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Woman donates 65 pints of her frozen breast milk to Hurricane Harvey survivorsq

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A mother in Missouri has donated 65 pints (eight gallons) of her breast milk to nursing mothers that survived Hurricane Harvey.

Danielle Palmer of Owensville had an excess of bottled breast milk ready to serve up to her son, Truett – but when she saw the devastation in Texas she said she knew she had to help out other mothers.

Stress can cause breastfeeding moms to stop lactating, and power outages can spoil frozen milk.  Danielle Palmer’s frozen breast milk will prove vital to moms who lost their own supplies during blackouts or who lost their pumps when they were forced out of their homes by Hurrican Harvey – and to moms stressed out by the tragic events.

Danielle said:

‘We have each-other’s backs. We take care of each other,’ Palmer told News 4 of her fellow moms.
‘Breastfeeding is hard. Whether you’re pumping or feeding or however it may be, it’s hard. And we are like momma bears. We protect one another.’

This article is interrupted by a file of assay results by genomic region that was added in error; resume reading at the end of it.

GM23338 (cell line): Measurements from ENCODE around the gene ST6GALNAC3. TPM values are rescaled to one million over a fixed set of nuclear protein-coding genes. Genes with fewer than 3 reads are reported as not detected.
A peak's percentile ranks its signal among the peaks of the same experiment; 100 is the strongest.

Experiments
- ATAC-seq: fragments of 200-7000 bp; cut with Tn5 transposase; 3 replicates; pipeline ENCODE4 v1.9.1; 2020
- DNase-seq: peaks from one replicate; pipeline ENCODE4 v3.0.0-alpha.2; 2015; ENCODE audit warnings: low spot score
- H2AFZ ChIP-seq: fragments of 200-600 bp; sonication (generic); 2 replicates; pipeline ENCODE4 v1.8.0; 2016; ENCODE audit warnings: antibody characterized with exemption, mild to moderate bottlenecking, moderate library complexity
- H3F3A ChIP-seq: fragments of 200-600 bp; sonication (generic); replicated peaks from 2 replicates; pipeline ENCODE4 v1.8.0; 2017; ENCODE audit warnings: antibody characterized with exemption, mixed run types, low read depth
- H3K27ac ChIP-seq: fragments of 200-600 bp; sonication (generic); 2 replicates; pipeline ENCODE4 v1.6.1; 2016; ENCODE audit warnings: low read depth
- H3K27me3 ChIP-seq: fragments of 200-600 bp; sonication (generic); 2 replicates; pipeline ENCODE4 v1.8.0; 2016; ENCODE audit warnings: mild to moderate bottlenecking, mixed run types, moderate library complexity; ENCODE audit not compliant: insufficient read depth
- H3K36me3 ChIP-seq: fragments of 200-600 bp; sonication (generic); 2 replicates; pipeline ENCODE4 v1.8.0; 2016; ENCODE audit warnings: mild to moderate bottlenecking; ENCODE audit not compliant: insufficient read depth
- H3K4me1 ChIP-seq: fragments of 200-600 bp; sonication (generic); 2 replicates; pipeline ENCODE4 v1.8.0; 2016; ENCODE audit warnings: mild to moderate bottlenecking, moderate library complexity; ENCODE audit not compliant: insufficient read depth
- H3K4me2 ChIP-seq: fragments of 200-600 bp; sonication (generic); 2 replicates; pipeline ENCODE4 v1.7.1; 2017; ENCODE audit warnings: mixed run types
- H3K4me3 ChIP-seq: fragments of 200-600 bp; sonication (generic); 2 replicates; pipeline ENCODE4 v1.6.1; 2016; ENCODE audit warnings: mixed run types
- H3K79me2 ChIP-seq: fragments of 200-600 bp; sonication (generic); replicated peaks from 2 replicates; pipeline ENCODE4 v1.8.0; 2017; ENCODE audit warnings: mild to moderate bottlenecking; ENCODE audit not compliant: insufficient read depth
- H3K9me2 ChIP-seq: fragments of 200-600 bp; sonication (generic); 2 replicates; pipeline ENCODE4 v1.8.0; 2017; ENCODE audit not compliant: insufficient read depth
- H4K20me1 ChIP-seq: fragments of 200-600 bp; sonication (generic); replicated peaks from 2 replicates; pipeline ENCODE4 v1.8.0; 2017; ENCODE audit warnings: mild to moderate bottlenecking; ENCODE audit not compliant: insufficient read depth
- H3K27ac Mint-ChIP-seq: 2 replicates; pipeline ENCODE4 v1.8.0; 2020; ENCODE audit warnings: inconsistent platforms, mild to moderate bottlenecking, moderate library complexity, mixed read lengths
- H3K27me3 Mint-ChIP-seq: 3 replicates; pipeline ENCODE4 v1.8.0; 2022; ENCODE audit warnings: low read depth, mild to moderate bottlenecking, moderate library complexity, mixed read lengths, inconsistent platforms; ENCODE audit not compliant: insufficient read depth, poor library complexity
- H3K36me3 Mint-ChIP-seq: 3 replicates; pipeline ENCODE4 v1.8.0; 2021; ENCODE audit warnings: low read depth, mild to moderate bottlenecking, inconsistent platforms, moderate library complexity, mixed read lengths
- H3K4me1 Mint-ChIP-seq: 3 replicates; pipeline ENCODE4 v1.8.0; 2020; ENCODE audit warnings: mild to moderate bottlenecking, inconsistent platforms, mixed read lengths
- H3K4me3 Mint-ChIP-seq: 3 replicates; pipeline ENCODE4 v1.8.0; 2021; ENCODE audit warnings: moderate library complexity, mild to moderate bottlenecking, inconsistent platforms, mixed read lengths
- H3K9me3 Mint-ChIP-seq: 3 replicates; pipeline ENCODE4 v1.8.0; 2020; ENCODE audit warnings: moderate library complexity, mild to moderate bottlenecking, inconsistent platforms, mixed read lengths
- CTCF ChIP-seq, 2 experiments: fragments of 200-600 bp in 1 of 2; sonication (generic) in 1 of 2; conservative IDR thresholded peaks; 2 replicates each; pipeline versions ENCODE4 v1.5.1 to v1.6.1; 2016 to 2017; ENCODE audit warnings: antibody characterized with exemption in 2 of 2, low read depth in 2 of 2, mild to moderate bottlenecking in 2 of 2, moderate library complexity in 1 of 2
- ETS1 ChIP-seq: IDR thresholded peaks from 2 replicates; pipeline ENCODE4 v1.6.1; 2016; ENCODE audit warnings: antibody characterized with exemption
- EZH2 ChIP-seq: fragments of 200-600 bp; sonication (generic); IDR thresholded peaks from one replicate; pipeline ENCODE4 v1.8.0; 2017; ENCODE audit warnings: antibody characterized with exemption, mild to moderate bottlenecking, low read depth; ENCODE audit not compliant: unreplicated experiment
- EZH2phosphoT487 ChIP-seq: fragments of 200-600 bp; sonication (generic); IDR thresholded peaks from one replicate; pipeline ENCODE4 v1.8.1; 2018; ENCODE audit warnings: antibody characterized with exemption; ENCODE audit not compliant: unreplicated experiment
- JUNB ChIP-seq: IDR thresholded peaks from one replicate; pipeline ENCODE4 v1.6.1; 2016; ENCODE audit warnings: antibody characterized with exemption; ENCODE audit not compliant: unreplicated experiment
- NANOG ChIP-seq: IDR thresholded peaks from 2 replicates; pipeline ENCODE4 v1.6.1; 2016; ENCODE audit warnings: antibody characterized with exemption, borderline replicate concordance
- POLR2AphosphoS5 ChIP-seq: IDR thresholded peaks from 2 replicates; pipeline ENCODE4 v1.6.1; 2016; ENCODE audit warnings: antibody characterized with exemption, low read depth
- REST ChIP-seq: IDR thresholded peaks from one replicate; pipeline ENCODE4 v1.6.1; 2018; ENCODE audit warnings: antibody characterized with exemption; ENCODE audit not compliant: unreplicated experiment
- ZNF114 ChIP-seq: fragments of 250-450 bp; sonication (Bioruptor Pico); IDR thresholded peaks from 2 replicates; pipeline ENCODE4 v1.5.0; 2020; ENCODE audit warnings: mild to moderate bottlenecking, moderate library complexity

Palmer's produce is being driven to Texas to help moms like Gladys Dasi

Palmer’s breast milk is being driven to Texas to help moms like Gladys Dasi

The idea to donate her breast milk came to Danielle after her son Truett was born with a congenital heart problem, among other difficulties.
That meant he had to take most of his nutrition by IV – which led to Palmer’s freezer building up an impressive amount of excess milk in the meantime.

Truett’s speech therapist suggested donating some milk to the mothers and babies affected by the Hurricane Harvey floods, and Palmer said she realized she was the right woman.

‘With Truett’s heart defect, I don’t take that lightly but I also know I’m grateful for the situation God placed us in.
‘It’s given us the opportunity to do other things, I mean had we not been in this situation, we wouldn’t be able to share some of our love with the babies in Houston.’

Now the bottles – equivalent to eight gallons, and an estimated 364 feedings – is to be taken to Dallas.
Local organization Guiding Star Missouri will drive the refrigerated milk to the city, where it will be distributed to those who need it.

Exchanging breast milk is legal. Breast milk can last for up to six months once frozen, according to BabyCenter.

While serious diseases such as HIV can be transmitted by milk, it is reported that ‘the risk of infection from a single bottle of breast milk, even if the mother is HIV positive, is extremely small.



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